Greater improvements might still be achievable by eliminating delays in the referral process for HAART initiation. In 2010, only 4.1% of pregnant women were initiated within the stipulated time period of 2 weeks after HIV diagnosis as per PMTCT guideline. This clearly identifies the current bottleneck of the referral system and poor integration of services. The median time between the first visit and HAART initiation at our facility was significantly shorter in 2010 at a median of 1.1 weeks, indicating that most treatment delay occurs during referral to our facility. Generally, delay is caused by awaiting laboratory results. Whether on-site rapid CD4 count measurement could shorten referral delay for pregnant women should be investigated, as this would minimize the time to establish HAART eligibility. Baseline blood could be drawn in the ANC facility upon referral, enabling ART clinicians with access to regional laboratory results to initiate HAART at the first visit if desired. Referral delay from the ANC facility to the ART facility might be caused by limited booking capacity for new referrals at the ART facility and requires investigation. Expansion of ART sites in the community with fast-track appointment slots for pregnant women is recommended. Integration of services with ANC health workers initiating and monitoring HAART is proposed, as this would eliminate the referral process entirely. Health policy changes toward universal HAART initiation for all HIV-positive pregnant women regardless of CD4 count would both reduce MTCT and simplify the initiation process.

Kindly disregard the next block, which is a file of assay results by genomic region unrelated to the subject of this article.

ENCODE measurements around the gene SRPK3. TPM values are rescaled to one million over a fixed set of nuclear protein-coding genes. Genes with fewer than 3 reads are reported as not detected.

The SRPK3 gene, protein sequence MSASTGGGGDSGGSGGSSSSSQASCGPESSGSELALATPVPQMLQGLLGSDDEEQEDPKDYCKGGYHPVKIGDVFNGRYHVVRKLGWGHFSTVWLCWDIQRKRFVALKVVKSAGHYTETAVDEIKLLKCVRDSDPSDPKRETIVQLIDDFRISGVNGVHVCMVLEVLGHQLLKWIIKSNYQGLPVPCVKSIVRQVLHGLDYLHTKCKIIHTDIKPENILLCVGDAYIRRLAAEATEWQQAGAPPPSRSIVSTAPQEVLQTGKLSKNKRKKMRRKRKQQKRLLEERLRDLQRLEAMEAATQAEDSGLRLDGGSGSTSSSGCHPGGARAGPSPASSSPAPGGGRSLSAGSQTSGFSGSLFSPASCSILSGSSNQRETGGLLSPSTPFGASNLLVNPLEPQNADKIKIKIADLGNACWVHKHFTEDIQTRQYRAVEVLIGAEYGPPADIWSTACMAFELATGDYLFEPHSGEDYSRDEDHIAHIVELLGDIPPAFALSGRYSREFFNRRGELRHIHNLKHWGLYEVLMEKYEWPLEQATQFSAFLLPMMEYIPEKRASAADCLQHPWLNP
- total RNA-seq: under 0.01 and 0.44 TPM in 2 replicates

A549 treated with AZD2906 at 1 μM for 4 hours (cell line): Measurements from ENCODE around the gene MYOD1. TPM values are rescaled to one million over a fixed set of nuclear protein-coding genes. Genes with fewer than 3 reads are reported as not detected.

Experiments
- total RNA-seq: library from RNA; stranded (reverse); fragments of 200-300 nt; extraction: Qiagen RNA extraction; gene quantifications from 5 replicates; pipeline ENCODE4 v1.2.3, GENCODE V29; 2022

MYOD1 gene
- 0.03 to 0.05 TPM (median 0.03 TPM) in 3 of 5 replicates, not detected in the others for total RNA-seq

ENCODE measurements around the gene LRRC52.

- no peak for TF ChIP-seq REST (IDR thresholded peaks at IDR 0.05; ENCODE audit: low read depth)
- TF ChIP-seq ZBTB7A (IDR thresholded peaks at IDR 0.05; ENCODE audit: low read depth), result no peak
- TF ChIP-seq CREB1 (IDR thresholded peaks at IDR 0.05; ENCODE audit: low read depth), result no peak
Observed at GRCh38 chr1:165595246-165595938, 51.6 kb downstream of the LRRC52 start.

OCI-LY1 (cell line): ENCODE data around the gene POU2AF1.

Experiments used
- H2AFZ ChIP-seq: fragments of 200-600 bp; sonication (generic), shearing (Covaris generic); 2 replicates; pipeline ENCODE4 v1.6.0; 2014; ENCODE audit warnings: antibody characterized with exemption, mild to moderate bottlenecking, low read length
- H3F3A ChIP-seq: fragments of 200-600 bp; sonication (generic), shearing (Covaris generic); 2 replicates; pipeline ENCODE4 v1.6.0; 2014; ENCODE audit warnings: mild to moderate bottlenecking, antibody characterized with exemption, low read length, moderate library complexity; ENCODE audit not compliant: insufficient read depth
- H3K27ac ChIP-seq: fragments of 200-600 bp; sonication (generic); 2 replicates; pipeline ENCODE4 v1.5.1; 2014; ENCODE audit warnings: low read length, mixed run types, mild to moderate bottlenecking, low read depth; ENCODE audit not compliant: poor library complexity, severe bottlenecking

The HIV transmission rate has decreased significantly with no transmission detected in 2010, compared with 7.0% in 2009. In 2010, the vertical HIV transmission rate at Tygerberg ID Clinic was comparable with the rates achieved in developed countries, which is an important milestone. Further studies are needed to show the impact on maternal health of starting therapy at higher CD4 counts. Our study confirmed that a longer duration of HAART in pregnancy was associated with decreased HIV transmission. No significant association was found between maternal age, maternal parity, booking CD4 count, booking gestation or delivery gestation, and HIV transmission. These findings are in agreement with previous reported data from a similar cohort in Cape Town.8
The availability of neonatal PCR results had significantly improved in 2010, with only 9.1% of PCR results unknown compared to 24% in 2009. Several factors contribute to the unavailability of neonatal PCR results, such as early neonatal death, migration, LTFU, errors in personal detail registration at the National Health Laboratory Service or Community Health Clinic, and lack of feedback systems between ART site and ANC and baby Community Health Clinics. Due to the retrospective nature of the study, information and selection bias may have occurred. As a result of the high number of LTFU after delivery, a number of baby birth dates and names could not be verified. This contributed to 17% of PCR results being unknown, possibly leading to the underestimation of transmission rates.